•Leckie is moved to New Water to be placed into a machine gun company where he meets his squad mates and best friends.
•Leckie is shipped out to California to board ship with his unit.
•The marines storm the beaches of Guadalcanal. Leckie fights valiantly in the Battle of Tenaru.
•Leckie’s unit is put on stanby and eventually relieved to Australia.
•Leckie dates in Melbourne. He is thrown in the brig for Assaulting An Officer and is transferred into Intelligence.
•Leckie’s unit suffers on Cape Gloucester.
•Leckie is evacuated to Pavuvu for medical treatment. Climax:
•Leckie joins back up with his unitn in time to invade Peleliu, where he is wounded by a mortar explosion, on D-Day plus one. Falling Actions:
•Leckie is shipped back the United States for treatment.
The war ends and Leckie is officially discharged from the armed forces The quote, “False is the vaunt of the victor, empty our living pride. For those who fell there is no hell- Not for the brave who died,” sends a powerful message across to the reader. It is important to know that Robert Leckies is referring to the Battle of Tenaru during the Guadalcanal Campaign, but still has relevance to any conflict in history. To vaunt is to boast or praise excessively. Too often in history does the victor of battle vaunt of their accomplishment, after all “history is written by the victor.” Leckie denounces his fellow marines for celebrating in such outrageous ways, such as pulling gold fillings out of the defeated’s teeth and using them to pay for alcohol. They are victorious in but one battle and still have a job to do, hence the use of “false,” and his request to “empty our living pride.” Sooner or later those marines will be back in battle, struggling to keep alive and will revisit the misery of war. However, those who could not stand and cheer to celebrate will never have to face that misery again, for they made the ultimate sacrifice. Leckie also recalls an inscription on a Guadalcanal grave that read, ”And when he gets to heaven, To Saint Peter He Will Tell; One More Marine Reporting Sir, I've Served My Time In Hell,” which does a great justice to the mentioned fallen heroes. Quote With Explanation: Additional Notes:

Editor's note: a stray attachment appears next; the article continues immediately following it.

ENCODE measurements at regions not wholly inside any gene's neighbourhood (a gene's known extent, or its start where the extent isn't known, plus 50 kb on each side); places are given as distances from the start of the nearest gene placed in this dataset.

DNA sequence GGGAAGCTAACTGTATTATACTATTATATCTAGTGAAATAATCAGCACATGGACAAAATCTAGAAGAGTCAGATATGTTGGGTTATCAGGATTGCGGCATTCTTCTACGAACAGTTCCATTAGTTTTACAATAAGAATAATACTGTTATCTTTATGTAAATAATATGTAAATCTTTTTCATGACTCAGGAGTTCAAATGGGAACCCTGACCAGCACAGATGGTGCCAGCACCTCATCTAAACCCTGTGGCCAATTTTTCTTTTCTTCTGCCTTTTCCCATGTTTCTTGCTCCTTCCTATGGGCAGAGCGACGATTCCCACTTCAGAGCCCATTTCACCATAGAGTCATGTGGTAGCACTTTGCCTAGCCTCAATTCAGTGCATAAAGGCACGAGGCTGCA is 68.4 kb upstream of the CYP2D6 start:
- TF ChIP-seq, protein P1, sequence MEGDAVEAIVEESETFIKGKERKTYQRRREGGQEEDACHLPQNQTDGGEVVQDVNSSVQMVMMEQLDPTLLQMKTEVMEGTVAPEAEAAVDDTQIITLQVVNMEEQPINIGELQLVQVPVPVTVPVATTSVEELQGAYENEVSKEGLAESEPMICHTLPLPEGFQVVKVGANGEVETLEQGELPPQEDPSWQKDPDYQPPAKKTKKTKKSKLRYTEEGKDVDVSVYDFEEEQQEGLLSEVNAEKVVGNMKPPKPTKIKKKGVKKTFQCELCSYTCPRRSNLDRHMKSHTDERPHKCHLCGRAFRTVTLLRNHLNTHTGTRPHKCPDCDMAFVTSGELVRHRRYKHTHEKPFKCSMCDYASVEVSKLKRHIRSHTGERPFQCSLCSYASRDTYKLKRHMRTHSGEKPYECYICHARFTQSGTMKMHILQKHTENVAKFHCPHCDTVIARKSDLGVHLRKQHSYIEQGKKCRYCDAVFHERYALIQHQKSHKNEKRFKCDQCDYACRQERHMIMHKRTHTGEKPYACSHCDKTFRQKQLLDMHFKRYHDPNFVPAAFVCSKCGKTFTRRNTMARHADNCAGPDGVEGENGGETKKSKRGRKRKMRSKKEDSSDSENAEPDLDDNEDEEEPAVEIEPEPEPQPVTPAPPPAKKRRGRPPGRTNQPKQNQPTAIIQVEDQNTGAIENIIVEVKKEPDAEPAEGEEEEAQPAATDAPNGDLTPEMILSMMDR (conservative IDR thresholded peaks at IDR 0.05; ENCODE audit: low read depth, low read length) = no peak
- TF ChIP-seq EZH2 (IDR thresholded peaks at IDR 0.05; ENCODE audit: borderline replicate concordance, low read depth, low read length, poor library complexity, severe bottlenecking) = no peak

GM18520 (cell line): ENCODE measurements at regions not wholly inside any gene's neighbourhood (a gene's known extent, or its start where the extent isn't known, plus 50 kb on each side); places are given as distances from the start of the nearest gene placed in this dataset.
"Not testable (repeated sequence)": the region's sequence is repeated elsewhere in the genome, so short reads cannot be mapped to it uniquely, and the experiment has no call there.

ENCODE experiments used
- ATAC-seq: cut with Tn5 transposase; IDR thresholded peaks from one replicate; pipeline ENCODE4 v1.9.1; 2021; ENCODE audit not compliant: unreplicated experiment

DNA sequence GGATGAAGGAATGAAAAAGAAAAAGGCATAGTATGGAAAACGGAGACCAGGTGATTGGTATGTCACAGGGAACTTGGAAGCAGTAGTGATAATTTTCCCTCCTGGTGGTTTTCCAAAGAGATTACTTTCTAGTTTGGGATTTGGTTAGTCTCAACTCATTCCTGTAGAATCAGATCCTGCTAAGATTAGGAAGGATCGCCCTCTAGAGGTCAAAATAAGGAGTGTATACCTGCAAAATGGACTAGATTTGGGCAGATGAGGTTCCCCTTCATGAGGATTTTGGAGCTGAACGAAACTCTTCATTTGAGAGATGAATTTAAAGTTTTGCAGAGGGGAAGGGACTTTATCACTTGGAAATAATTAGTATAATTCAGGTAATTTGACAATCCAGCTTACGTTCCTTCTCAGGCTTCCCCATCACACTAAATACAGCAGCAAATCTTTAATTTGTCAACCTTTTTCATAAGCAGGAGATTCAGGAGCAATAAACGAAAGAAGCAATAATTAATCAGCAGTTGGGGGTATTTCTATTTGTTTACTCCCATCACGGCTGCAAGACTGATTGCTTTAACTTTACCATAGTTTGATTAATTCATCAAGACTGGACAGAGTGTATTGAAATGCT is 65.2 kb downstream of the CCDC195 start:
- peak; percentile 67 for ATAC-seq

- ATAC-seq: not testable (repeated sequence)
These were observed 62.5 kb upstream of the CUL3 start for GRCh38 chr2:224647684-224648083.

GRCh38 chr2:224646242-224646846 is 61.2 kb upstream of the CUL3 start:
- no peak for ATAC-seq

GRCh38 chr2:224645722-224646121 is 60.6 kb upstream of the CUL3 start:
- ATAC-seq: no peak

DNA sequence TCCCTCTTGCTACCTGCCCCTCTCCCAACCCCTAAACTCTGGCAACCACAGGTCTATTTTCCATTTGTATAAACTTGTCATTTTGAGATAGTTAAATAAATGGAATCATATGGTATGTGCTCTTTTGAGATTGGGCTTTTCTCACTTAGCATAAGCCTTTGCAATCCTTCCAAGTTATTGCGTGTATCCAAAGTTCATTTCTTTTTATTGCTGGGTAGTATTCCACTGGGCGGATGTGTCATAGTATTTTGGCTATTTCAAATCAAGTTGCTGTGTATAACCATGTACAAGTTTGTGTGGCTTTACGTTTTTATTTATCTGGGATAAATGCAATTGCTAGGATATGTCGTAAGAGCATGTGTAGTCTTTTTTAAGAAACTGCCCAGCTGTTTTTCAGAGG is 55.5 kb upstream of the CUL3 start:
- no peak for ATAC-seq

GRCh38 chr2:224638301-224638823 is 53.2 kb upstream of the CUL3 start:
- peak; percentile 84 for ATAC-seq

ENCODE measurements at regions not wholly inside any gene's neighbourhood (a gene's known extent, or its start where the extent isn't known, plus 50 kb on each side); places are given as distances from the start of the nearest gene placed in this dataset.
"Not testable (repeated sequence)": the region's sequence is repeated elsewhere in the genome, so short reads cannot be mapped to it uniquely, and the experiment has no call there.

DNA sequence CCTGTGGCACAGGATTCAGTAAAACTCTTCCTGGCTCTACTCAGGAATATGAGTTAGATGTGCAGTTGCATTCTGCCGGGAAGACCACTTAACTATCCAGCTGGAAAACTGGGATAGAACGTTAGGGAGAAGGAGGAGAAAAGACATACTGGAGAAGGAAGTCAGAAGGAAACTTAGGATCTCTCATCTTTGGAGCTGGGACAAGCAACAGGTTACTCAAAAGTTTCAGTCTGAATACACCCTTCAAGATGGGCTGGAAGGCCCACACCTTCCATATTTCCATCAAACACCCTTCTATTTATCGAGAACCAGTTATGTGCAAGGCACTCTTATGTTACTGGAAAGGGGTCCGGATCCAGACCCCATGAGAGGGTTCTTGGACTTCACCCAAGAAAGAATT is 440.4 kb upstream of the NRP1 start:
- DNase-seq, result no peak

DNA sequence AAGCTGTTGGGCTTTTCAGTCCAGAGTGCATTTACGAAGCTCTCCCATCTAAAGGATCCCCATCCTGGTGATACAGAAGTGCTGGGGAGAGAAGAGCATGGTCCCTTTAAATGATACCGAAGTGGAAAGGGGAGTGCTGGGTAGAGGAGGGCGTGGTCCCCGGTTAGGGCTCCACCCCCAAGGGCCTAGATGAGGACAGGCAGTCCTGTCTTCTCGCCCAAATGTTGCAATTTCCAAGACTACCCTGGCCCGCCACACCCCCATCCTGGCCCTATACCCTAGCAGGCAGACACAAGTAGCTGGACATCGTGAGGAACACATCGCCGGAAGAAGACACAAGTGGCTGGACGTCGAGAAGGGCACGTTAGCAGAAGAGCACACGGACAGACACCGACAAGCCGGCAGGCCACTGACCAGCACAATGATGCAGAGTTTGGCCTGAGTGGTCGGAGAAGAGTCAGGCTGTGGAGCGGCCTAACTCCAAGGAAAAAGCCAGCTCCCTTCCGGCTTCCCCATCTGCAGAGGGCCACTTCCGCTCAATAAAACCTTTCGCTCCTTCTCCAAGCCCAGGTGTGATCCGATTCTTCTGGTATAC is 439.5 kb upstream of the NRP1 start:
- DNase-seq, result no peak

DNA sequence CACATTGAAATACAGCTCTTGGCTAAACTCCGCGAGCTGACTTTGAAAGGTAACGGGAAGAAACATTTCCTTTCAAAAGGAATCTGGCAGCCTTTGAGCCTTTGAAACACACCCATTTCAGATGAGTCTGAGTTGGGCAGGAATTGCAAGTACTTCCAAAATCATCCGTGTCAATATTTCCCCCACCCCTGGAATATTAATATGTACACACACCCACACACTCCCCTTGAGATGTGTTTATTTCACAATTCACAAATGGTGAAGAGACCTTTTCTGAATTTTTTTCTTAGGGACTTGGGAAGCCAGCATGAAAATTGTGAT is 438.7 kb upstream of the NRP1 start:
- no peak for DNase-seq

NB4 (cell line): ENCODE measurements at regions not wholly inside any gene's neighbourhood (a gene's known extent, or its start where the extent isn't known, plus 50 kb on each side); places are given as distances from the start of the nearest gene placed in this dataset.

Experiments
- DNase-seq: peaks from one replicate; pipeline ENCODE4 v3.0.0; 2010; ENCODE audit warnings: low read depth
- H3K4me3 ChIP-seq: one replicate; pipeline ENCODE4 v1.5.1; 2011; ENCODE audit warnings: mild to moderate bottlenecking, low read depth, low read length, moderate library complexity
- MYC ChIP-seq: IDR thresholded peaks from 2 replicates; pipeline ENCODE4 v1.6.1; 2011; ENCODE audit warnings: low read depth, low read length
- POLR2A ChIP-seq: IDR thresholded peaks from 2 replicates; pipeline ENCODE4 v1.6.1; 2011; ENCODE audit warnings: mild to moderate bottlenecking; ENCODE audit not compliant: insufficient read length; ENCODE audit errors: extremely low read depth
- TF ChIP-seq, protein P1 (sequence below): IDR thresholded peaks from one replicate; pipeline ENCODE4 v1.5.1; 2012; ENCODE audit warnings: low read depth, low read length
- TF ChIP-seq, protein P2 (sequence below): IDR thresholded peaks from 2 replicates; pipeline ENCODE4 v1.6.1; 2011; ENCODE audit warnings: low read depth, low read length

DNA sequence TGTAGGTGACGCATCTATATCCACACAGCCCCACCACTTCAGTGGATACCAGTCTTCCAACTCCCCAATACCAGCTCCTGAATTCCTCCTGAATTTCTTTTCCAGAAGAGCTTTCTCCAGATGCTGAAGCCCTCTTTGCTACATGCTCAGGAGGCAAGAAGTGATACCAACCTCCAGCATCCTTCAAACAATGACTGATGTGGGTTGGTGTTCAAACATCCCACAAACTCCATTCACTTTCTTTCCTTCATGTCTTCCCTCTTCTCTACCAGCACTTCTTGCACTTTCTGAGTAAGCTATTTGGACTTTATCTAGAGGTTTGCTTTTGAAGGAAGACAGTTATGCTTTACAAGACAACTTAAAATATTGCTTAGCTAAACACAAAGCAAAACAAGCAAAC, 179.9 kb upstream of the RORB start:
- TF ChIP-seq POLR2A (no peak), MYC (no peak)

Material from "Helmtet For My Pillow" was used in the writing of the HBO miniseries, "The Pacific," a ten-part mini-series that features on three heroic marines; John Basilone, Eugene Sledge, and Robert Leckie himself, who is featured in seven of the ten episodes of the series.